Arctic Char is a salmonid fish that can be found in the clear bottom lakes and streams in certain parts of Alaska. Their coloring is the opposite of trout, which have a lighter background color and darker spots. The Char has a darker background color and light spots that may even appear brightly colored. Arctic Char is closely related to the Dolly Varden, which is also a char.
Where to Find Arctic Char
The Char enjoys the colder waters of Arctic and subarctic lakes and rivers. As such their territory is fairly limited to the inland portion of Bristol Bay, and in the arctic circle and polar regions. Char are mostly found in lakes, though some are also caught in rivers. Like Rainbow trout, they seem to follow the salmon. A good sized Char can weigh up to ten pounds with a maximum weight of up to 15 pounds.
If you are fishing for Arctic Char in rivers, remember that they love the colder waters. One of the best place to fish is in the deeper holes where a whitewater rapid or rapid riffle empty into a deeper hole. If you approach slowly, you may see your target. They like to bask on the shallow edges of pools where the water is calm. At the slightest indication, they will dash off into the blue murky waters that color the deeper holes. These fish are interestingly beautiful. They are often a mild muddy green color along their back that fades into a sunset orange hue along their sides and bellies. They may also present bright red and yellow spots along their back and sides. The fins are brightly colored and have a crisp white edge that adds to the sharpened look of these fish. These fish are amazing fighters. They are often overshadowed by the lure of bigger salmon, but make no mistake these are awesome fish to fight and just as delicious as the best salmon.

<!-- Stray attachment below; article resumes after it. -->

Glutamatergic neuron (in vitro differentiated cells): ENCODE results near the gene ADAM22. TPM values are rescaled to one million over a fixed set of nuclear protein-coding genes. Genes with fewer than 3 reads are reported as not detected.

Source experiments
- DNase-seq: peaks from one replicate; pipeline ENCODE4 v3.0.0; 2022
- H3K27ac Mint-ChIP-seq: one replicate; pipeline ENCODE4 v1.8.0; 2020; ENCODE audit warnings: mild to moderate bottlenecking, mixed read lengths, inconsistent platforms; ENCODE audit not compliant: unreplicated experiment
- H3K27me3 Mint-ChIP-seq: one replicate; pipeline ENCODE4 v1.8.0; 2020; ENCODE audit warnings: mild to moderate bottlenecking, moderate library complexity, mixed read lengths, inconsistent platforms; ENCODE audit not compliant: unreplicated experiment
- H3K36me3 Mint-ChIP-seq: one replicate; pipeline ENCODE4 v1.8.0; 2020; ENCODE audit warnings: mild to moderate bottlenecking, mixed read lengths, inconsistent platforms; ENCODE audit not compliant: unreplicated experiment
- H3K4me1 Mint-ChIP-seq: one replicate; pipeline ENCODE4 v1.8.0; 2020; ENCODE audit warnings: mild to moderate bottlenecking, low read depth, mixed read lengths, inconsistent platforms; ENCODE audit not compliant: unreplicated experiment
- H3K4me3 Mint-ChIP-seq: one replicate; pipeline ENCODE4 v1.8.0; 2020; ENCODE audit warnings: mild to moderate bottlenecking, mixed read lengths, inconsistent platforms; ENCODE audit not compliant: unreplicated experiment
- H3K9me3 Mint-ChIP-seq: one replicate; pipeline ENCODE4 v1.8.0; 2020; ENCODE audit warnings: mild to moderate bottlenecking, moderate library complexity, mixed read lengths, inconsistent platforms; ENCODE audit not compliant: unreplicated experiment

Fly Patterns For Arctic Char
Char, like other salmonid fish, love salmon roe. Keep that in mind when picking out flies. When the salmon are not in the river, the Char eat insects and smaller fish. The key is to look around the river before you begin to fish. The Char are primed to eat whatever is available, but as chaotic as that may sound, there is a deeper cycle. That cycle follows the insect life cycles and the spawning cycle of the salmon. If the salmon are in the river, consider something with an egg pattern such as the Peachy King #12 or the Double Egg Pattern. Popular insect dry flies include the Alaskan Dart, Alaskan Omlette and Glo Bug patterns. If you have an egg kit, consider adding a few beads to your leader if the salmon are also in the river. This is a good trick for Rainbows, Dolly Varden and Char. For deeper holes, use brighter flies.